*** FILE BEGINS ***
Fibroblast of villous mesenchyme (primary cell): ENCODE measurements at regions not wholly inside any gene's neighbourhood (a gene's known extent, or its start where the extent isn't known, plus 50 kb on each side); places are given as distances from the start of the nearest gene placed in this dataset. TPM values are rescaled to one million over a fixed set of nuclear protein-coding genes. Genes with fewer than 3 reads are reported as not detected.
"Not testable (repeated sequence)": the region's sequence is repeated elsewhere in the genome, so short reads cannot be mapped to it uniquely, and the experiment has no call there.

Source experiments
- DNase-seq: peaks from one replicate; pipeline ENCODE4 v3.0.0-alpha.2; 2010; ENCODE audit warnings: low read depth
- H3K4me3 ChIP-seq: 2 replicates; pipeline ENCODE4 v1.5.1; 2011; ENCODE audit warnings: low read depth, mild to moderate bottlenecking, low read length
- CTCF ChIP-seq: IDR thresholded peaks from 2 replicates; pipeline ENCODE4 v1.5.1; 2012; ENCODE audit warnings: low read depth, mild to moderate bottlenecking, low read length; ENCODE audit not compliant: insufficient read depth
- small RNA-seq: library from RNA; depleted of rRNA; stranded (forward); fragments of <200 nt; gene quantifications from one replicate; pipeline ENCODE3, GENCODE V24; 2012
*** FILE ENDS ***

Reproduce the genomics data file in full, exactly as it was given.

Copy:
Fibroblast of villous mesenchyme (primary cell): ENCODE measurements at regions not wholly inside any gene's neighbourhood (a gene's known extent, or its start where the extent isn't known, plus 50 kb on each side); places are given as distances from the start of the nearest gene placed in this dataset. TPM values are rescaled to one million over a fixed set of nuclear protein-coding genes. Genes with fewer than 3 reads are reported as not detected.
"Not testable (repeated sequence)": the region's sequence is repeated elsewhere in the genome, so short reads cannot be mapped to it uniquely, and the experiment has no call there.

Source experiments
- DNase-seq: peaks from one replicate; pipeline ENCODE4 v3.0.0-alpha.2; 2010; ENCODE audit warnings: low read depth
- H3K4me3 ChIP-seq: 2 replicates; pipeline ENCODE4 v1.5.1; 2011; ENCODE audit warnings: low read depth, mild to moderate bottlenecking, low read length
- CTCF ChIP-seq: IDR thresholded peaks from 2 replicates; pipeline ENCODE4 v1.5.1; 2012; ENCODE audit warnings: low read depth, mild to moderate bottlenecking, low read length; ENCODE audit not compliant: insufficient read depth
- small RNA-seq: library from RNA; depleted of rRNA; stranded (forward); fragments of <200 nt; gene quantifications from one replicate; pipeline ENCODE3, GENCODE V24; 2012